Drawing Solutions: How Visuals Will Change Your Life
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This week I had to get picked up at the airport for an event that was about two hours away. I admit I was a little worried about being in a car with a driver I didn’t know for two hours – would he be talkative? Would she be quiet? It would be rush hour when we left the airport, was this person going to be bugged by the traffic? I caught myself going wacky in my head and took that ball of worries and threw them out the window. Then I decided in advance I was about to have the most amazing experience.
Then of course I did.
My driver Tony wasn’t ruffled by the traffic, and I found out he and I shared a passion for cooking and food. We swapped recipes and favorite meals, then we moved on to share secret vacation spots and stories of jobs we’d had. And we got down into some nitty gritty stuff too – wonderment over human kindness or lack thereof. He confessed he had Googled me before picking me up and watched my Draw Your Future video, then he softly shared his dream for his own life.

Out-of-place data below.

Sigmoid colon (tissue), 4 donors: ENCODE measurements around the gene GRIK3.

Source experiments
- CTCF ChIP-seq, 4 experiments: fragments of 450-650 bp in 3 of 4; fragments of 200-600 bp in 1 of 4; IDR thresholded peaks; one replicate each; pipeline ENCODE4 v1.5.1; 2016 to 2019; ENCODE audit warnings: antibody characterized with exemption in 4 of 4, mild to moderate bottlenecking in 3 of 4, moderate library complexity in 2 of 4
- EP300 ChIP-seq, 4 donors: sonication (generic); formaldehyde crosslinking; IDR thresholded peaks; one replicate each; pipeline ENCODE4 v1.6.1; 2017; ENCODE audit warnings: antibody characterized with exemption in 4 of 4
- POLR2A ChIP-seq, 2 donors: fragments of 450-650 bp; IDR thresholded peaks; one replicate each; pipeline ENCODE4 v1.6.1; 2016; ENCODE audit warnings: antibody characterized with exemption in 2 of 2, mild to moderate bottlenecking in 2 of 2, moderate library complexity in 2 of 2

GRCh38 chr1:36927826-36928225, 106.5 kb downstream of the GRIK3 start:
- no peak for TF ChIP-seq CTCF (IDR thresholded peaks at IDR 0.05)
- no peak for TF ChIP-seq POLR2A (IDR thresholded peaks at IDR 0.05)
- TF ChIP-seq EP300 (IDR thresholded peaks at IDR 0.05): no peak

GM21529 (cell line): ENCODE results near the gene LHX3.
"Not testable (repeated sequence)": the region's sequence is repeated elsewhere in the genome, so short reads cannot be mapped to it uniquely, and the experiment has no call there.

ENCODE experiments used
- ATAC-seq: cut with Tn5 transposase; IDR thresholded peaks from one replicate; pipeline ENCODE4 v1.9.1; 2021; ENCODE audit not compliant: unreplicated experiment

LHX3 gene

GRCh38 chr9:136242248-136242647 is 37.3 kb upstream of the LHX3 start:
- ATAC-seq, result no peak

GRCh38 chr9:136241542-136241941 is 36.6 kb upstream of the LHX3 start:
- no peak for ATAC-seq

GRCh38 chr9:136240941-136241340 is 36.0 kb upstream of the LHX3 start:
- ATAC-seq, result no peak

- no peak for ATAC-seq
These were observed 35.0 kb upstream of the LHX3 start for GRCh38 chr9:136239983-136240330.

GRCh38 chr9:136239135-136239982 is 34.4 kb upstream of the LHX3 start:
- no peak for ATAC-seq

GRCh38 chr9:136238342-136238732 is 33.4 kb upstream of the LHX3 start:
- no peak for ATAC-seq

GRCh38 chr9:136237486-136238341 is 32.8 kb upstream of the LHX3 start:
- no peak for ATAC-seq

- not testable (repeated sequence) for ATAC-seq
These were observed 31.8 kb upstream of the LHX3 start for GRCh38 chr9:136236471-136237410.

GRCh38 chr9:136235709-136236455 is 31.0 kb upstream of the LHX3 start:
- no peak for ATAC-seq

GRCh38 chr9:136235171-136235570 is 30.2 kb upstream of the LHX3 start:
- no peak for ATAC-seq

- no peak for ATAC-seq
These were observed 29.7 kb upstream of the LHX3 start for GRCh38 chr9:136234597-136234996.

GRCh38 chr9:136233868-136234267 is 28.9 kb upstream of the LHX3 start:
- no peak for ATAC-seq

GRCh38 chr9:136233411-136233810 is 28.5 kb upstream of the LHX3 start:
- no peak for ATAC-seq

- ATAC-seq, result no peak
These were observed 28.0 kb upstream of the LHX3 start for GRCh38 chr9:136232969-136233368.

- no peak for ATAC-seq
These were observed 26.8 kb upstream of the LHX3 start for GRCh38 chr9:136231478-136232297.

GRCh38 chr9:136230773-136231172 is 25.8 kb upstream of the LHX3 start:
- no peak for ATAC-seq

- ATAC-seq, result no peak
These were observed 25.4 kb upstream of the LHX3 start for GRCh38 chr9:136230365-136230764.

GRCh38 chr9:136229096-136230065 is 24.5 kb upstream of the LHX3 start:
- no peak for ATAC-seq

It was lovely. AND it was the shortest two-hour drive I have ever experienced. That’s how amazing the world is and all it asked of me was to be open. To rid myself of my worry or preconceived notions and just show up - fully present.
In exchange I got a contact for vacation homes in a beach city I’d never been to. I learned a new way to make lasagna that I am definitely going to try. And I got to hear someone’s story – how he had immigrated to the USA from Brazil and started off working as a dishwasher, desperately trying to learn English. Not too long afterwards, he had worked his way into knowing anything and everything about the kitchen and became the main support for the restaurant’s head chef.